View mode: basic / threaded / horizontal-split · Log in · Help
March 17, 2011
A list of common bugs
This is from a site of people that sell a static analyser for C/C++ code. Their periodic articles are usually interesting, this shows some common bugs:

http://www.viva64.com/en/a/0070/

From articles like that I conclude that I'd like compilers/languages to take more attention to redundancies (like boolean expressions that can be seen at compile-time to be always false, etc). There is also a good paper about this topic, "Using Redundancies to Find Errors", by Yichen Xie and Dawson Engler, 2002:
www.stanford.edu/~engler/p401-xie.pdf
I'd like Walter to give DMD more weight/attention to such redundancies, because they very often hide bugs.

Bye,
bearophile
March 17, 2011
Re: A list of common bugs
bearophile Wrote:
> This is from a site of people that sell a static analyser for C/C++ code. Their periodic articles are usually interesting, this shows some common bugs:
> 
> http://www.viva64.com/en/a/0070/

I guess pushing dmd's source code through that analyzer couldn't hurt as well.
March 17, 2011
Re: A list of common bugs
Trass3r:

> I guess pushing dmd's source code through that analyzer couldn't hurt as well.

Recently I have understood a simple thing, that is why the creators of the SPARK (an Ada subset) compiler have written it using itself, also writing down proof of the whole compiler: you can't create a language that allows to write very bug-free code if its compiler has many bugs, because even if the user programs are bug-free, the bugs in the compiler will produce buggy programs anyway. This means that if D wants to become a quite safe (= low bug count) language, it will need to kill most of the bugs in its compiler(s) too.

Bye,
bearophile
March 17, 2011
Re: A list of common bugs
On 03/17/2011 02:08 PM, bearophile wrote:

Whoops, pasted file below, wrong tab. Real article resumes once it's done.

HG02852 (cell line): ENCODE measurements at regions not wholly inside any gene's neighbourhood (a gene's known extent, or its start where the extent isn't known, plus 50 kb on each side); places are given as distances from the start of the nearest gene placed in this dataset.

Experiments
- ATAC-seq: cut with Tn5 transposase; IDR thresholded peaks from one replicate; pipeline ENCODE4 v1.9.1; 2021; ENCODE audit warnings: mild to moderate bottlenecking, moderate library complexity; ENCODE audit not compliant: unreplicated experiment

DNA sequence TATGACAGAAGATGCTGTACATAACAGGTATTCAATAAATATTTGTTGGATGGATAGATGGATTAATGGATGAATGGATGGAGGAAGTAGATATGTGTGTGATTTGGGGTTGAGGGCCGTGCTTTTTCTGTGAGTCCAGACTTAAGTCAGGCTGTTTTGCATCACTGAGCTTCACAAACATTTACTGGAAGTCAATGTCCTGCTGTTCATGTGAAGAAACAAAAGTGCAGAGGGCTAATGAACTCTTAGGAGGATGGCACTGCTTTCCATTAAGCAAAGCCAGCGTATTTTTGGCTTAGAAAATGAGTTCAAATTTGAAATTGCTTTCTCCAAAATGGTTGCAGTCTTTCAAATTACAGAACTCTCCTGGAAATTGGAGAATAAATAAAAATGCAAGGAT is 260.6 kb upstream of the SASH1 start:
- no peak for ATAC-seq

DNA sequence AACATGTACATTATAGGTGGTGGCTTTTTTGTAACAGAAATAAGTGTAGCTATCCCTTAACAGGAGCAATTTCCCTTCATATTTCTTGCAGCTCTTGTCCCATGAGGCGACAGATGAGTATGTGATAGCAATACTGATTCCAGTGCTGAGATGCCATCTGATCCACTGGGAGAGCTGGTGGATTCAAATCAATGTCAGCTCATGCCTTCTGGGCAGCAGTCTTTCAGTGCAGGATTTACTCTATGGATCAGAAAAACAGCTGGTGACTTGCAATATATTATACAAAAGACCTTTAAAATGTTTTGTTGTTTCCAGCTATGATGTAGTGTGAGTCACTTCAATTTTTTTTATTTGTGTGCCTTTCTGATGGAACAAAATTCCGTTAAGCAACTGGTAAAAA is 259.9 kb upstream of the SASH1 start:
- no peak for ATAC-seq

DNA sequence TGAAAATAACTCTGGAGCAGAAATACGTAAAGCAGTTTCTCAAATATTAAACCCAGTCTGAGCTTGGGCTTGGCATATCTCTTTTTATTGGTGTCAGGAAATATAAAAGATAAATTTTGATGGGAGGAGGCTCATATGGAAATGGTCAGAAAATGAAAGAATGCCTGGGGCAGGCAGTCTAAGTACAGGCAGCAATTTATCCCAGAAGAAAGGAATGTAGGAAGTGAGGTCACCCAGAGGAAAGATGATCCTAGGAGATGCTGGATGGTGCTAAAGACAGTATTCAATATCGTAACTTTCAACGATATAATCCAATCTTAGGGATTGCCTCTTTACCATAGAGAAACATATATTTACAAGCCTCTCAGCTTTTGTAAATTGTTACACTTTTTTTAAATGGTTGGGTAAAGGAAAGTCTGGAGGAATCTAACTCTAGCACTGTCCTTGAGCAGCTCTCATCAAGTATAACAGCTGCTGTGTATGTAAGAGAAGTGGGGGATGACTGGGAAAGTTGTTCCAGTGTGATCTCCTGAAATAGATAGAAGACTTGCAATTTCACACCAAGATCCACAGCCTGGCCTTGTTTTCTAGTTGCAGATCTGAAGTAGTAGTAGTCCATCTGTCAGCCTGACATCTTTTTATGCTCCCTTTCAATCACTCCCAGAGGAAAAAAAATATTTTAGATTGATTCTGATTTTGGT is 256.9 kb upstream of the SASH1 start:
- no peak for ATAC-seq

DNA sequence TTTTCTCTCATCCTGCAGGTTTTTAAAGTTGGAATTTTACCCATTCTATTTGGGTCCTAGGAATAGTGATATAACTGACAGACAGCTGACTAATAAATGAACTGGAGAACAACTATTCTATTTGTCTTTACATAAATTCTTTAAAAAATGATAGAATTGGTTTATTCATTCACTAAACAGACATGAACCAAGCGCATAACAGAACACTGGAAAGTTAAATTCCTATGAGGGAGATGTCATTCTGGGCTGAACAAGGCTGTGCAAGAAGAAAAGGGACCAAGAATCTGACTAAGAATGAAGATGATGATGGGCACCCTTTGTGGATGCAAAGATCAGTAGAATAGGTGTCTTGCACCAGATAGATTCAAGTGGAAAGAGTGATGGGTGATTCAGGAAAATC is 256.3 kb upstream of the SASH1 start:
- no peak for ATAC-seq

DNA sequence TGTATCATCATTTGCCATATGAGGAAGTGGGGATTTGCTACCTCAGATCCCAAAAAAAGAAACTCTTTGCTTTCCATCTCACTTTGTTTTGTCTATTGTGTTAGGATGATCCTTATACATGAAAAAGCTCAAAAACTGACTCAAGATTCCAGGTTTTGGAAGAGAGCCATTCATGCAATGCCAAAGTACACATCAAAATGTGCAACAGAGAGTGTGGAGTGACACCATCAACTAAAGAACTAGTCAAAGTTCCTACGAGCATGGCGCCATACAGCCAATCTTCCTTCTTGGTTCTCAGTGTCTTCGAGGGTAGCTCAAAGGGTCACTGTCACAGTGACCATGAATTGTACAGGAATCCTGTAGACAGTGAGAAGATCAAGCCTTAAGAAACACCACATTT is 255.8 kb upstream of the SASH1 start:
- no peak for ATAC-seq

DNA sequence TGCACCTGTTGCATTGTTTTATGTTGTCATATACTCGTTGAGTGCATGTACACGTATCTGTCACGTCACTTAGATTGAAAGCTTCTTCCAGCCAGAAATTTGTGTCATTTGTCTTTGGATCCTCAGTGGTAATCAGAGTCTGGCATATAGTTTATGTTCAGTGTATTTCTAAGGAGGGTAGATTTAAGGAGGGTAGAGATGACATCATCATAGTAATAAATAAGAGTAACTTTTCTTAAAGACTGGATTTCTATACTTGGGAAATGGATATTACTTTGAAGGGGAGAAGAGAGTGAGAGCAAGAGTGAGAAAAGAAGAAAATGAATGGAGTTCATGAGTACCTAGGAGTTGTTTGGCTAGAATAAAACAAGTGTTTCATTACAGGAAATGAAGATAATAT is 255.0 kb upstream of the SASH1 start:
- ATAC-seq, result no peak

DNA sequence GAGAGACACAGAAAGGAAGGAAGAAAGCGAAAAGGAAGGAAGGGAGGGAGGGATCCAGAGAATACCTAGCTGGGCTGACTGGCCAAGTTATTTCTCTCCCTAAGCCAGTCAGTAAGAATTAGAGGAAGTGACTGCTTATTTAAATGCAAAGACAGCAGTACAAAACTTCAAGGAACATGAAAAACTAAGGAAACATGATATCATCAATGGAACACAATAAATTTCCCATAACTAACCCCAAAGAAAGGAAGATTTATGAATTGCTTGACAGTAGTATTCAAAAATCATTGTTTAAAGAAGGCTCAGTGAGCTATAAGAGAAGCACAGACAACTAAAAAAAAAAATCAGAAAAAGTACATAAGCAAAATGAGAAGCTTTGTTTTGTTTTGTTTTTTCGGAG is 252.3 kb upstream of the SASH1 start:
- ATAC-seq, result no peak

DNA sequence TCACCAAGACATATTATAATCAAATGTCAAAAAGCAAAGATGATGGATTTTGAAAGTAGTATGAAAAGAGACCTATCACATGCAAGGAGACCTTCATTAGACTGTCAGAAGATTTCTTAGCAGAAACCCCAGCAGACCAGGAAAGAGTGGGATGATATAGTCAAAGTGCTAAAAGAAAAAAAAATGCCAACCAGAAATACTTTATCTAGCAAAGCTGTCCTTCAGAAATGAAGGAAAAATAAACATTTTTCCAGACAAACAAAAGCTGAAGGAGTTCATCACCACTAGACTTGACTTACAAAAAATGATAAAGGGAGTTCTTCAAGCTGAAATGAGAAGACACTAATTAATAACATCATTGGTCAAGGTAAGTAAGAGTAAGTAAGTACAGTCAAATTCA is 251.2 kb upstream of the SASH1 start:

> Trass3r:
>
>> I guess pushing dmd's source code through that analyzer couldn't hurt as well.
>
> Recently I have understood a simple thing, that is why the creators of the SPARK (an Ada subset) compiler have written it using itself, also writing down proof of the whole compiler: you can't create a language that allows to write very bug-free code if its compiler has many bugs, because even if the user programs are bug-free, the bugs in the compiler will produce buggy programs anyway. This means that if D wants to become a quite safe (= low bug count) language, it will need to kill most of the bugs in its compiler(s) too.

First, "eat your own food".

There is another reason for a (low-level static compiled) language to be 
written in itself: it's a measure of its efficiency. Nicklaus Wirth said the 
(only) measure of a compiler's efficiency is the speed of compiling itself. If 
you think very hard ;-), you're probably it is a very very clever assertion. 
(As a side-effect, this also measures the language core's efficiency.)

Denis
-- 
_________________
vita es estrany
spir.wikidot.com
March 17, 2011
Re: A list of common bugs
spir:

> First, "eat your own food".

Right, but in the case of the SPARK compiler the main purpose of writing it in SPARK + full proofs is probably to not introduce bugs in user code caused by compiler bugs.

Bye,
bearophile
March 17, 2011
Re: A list of common bugs
spir Wrote:

> First, "eat your own food".
> 
> There is another reason for a (low-level static compiled) language to be 
> written in itself: it's a measure of its efficiency. Nicklaus Wirth said the 
> (only) measure of a compiler's efficiency is the speed of compiling itself. If 
> you think very hard ;-), you're probably it is a very very clever assertion. 
> (As a side-effect, this also measures the language core's efficiency.)

Speed is determined by the algorithm complexity, not optimization.
Top | Discussion index | About this forum | D home